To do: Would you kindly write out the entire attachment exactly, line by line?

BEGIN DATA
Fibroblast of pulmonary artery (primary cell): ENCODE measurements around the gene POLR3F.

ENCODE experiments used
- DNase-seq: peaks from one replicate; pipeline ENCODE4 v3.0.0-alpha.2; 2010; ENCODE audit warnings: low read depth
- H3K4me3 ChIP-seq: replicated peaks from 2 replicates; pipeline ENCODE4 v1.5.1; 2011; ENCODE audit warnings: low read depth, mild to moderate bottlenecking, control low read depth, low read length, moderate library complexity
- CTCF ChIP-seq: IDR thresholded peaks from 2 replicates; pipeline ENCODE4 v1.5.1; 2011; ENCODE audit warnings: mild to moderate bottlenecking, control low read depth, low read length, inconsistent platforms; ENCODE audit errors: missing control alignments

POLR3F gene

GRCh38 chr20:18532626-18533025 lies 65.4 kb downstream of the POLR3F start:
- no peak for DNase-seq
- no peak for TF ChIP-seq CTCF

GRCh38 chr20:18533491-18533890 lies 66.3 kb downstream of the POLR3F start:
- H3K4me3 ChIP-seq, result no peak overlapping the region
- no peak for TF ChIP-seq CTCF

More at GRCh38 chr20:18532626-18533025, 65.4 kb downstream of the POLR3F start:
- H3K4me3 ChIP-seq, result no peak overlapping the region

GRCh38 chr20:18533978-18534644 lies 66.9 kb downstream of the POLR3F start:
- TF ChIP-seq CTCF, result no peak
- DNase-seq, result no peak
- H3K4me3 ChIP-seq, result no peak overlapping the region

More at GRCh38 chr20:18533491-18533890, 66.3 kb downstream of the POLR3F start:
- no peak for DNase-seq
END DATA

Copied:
Fibroblast of pulmonary artery (primary cell): ENCODE measurements around the gene POLR3F.

ENCODE experiments used
- DNase-seq: peaks from one replicate; pipeline ENCODE4 v3.0.0-alpha.2; 2010; ENCODE audit warnings: low read depth
- H3K4me3 ChIP-seq: replicated peaks from 2 replicates; pipeline ENCODE4 v1.5.1; 2011; ENCODE audit warnings: low read depth, mild to moderate bottlenecking, control low read depth, low read length, moderate library complexity
- CTCF ChIP-seq: IDR thresholded peaks from 2 replicates; pipeline ENCODE4 v1.5.1; 2011; ENCODE audit warnings: mild to moderate bottlenecking, control low read depth, low read length, inconsistent platforms; ENCODE audit errors: missing control alignments

POLR3F gene

GRCh38 chr20:18532626-18533025 lies 65.4 kb downstream of the POLR3F start:
- no peak for DNase-seq
- no peak for TF ChIP-seq CTCF

GRCh38 chr20:18533491-18533890 lies 66.3 kb downstream of the POLR3F start:
- H3K4me3 ChIP-seq, result no peak overlapping the region
- no peak for TF ChIP-seq CTCF

More at GRCh38 chr20:18532626-18533025, 65.4 kb downstream of the POLR3F start:
- H3K4me3 ChIP-seq, result no peak overlapping the region

GRCh38 chr20:18533978-18534644 lies 66.9 kb downstream of the POLR3F start:
- TF ChIP-seq CTCF, result no peak
- DNase-seq, result no peak
- H3K4me3 ChIP-seq, result no peak overlapping the region

More at GRCh38 chr20:18533491-18533890, 66.3 kb downstream of the POLR3F start:
- no peak for DNase-seq